The girl and 15 Books (Part 2)

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A couple of days ago I shared with you 5 of my 15 most favorite books, which included wonderful gems such as Of Scars and Star Dust by Andrea Hannah and Before you sleep by the ever wonderful Linn Ullmann.

Tell me, my sweethearts, have you had the chance to read any of my previous suggestions?

This is Part two of my fabulous list.

The Ponicorn’s 15 favorite books

(books that changed, defined and facinated me)

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  1. Virgin Suicides -Jeffrey Eugenides
    virgin-suicidesI was fascinated by the story ever since I first watch the movie in the early 2000’s. I was even obsessed with Air – Playground love for a while. The book is mesmerizing and I think movie perfectly portrays all the emotions conveyed by the story. I felt it, I felt the times, I felt the sadness, I fell in love with the Lisbon girls as much as the neighborhood guys did, and I felt the sadness and long-lasting memory of their death (Spoiler alert? I don’t know, the title itself talks about suicide, it’s barely a surprise). Real Story? When I was a teen I was surrounded by suicide. I had several friend who attempted it, a distant relative committed it, even I flirted with it; so the story hit close to home.
  2. Delirio – Laura Restrepodelirio
    If you hadn’t notice yet, a lot of my favorite books have characters dealing with mental illness. Either depression, or something else. This is a story dealing with “Something Else”. You never really fully understand what happens to Agustina, or at least it’s never explicitly stated, but this is a sort of more modern tale of magical-realism, developing during Pablo Escobar’s Colombia. It tells the story of Aguilar, an older man  married to Agustina, a very emotionally and mentally troubled woman, the way they live and chose to face her struggle. I enjoy the way all the characters are portrayed, how honest they are on their perspective of their particular circumstances, how helpless they seem when faced with situations they can’t control, how overwhelming those are.
  3. The painter of the modern life and other essays – Charles Baudalaire
    9780306802799-uk-300I read this as an assignment when I was studying in college about 7 years ago, and I fell in love with it. Of course, the intrinsically poetic style used by Baudelaire is entirely responsible for it. This essay deals with the general notion of dandism, in a way that is humane, unapologetic, sensualist and provocatively astute. I’ve always said that I don’t really enjoy being forced to read, so whenever I’ve been in that place, I tend to skip it, or If i can’t, at least just skim through it (I’m not an example to follow), however, this might be the only one I’ve actually taken the time to read and actually enjoyed. If I had to translate the whole documentative experience that this essay entails to a more modern narrative, I think it would keep its fresh approach, while at the same time fitting perfectly as a description of the millennial generation. Time is cyclic, my friends.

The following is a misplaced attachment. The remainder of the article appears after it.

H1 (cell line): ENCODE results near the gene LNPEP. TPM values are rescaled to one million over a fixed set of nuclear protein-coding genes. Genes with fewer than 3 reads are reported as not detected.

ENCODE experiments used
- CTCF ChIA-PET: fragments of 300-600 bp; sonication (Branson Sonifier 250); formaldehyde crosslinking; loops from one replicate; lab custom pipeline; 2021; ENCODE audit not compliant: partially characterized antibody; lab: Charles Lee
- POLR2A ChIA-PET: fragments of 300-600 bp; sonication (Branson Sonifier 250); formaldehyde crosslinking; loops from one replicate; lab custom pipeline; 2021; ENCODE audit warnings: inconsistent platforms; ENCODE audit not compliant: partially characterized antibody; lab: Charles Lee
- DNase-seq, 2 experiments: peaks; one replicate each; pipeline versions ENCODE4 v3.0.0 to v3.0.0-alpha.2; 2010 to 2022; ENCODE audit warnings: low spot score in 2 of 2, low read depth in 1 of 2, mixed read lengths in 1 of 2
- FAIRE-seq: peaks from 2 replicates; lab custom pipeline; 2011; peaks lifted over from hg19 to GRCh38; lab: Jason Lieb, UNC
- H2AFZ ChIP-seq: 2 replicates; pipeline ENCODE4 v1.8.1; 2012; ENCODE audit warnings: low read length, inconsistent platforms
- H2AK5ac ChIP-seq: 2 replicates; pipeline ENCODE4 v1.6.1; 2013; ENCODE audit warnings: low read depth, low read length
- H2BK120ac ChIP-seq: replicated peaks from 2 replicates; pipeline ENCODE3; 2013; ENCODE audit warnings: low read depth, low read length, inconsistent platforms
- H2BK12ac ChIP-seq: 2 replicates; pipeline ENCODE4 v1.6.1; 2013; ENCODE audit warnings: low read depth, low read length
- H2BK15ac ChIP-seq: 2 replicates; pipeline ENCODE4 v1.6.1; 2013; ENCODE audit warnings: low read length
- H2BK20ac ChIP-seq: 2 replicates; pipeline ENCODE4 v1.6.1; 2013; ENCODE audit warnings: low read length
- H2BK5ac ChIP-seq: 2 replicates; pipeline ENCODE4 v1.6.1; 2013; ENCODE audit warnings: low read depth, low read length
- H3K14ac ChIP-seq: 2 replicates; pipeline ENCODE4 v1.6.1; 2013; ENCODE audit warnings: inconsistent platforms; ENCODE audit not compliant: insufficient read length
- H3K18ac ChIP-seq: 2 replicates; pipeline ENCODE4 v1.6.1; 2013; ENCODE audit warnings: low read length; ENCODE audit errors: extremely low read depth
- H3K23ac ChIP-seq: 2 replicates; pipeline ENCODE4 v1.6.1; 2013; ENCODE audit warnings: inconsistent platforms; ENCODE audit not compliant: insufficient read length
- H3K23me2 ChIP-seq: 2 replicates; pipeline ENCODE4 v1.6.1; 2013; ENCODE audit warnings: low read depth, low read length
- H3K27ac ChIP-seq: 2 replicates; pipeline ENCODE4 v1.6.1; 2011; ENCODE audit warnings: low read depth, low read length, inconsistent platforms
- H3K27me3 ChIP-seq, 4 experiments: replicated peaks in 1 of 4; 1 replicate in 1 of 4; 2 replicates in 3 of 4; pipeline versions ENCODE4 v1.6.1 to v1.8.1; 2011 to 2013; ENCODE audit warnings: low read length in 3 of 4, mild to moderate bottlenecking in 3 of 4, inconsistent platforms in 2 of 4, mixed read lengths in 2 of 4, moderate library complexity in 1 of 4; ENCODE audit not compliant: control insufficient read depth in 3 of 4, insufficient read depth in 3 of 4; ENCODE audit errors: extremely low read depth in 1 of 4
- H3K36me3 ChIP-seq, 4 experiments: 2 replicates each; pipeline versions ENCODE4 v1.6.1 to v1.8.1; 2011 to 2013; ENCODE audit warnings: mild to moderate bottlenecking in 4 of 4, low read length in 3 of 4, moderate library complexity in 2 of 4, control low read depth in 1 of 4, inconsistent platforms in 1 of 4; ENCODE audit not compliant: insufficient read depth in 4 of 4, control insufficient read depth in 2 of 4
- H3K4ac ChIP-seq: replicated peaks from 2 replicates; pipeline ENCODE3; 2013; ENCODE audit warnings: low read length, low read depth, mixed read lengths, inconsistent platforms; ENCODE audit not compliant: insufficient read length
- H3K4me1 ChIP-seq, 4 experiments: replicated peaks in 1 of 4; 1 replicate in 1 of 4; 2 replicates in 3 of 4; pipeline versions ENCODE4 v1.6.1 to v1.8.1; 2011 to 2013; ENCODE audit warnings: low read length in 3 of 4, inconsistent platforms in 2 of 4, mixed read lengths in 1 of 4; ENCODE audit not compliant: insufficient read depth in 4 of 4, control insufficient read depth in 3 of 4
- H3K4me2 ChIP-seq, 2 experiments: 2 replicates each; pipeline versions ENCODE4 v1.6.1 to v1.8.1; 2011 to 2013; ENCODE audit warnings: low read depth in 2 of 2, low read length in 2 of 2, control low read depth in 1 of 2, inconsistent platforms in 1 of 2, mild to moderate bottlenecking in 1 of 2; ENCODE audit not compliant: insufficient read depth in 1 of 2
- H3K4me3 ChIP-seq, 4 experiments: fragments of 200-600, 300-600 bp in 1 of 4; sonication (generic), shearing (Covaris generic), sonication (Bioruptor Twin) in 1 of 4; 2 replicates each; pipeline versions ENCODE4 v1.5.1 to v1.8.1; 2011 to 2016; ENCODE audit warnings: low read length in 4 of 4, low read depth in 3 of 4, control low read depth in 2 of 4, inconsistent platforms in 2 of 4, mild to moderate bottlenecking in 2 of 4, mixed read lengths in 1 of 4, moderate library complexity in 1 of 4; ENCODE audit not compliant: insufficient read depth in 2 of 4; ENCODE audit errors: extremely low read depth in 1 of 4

4. Pride and Prejudice – Jane Austenpride_and_prejudice_book_cover_by_fourblackbirds-d533108
    I’ve always been into Pride and Prejudice in its many different representations, whether it’s YouTube series, movie, book or even as an influence for other stories (Hello Bridget Jones), and I think I’ve talked about it extensively in the past. This is a beautiful story, told in a simple and clean way, you can completely see the time’s idea of romance, what a woman’s life was like, and you can even perceive a proto-feminism in Elizabeth (though the time is not right for it to be called proto-feminism, but still, I think it was too avant-garde for the time), and I even think, Elizabeth mirrored Jane Austen’s own ideas of what a virtuous woman should be to, first get self-respect, and then, social status, not because of her social position or wealth, but because of her intelligence and bravery.
  5. Memnoch, the devil – Anne Rice
    memnochthedevilWhen I was barely starting into the whole blog thing, there was this huge wave of girls who found (as I did) the idea of keeping an online journal very appealing, around that time, for a reason i’ve never quite understood, one of the books that was really in style to read, was Interview with the Vampire. I read it (of course) even though I casually read it about 1 month before getting into the whole blogging thing, and not only that, I actually continued reading the whole saga (I think I might have missed a couple of the most recent ones). Anyway, my favorite one of the whole collection was Memnoch, the Devil; the story deals with Lestat, Vampire Chronicles’ golden prince, and its encounter with the devil (THE actual devil), and how through a kind of biblical reinterpretation. Biblical Fanfiction If you prefer to call it like that, the story ends with a big public unveiling of the powers that be, that kind of threw me off, but

The choice for Part 2 is a little less Young Adult, and a little more varied; though, as I’ve said in the past post, don’t be fooled just because something is marketed as YA, there are good stories to be told there.

Speaking of telling stories, NaNoWriMo is currently running (It’s november guys!) Are you taking part of it? I might be a little behind and I’m actually not thinking about winning, but I’m writing a very weird story. I might share a bit in the future, if I feel it moves in the right direction.

Love,

Firma

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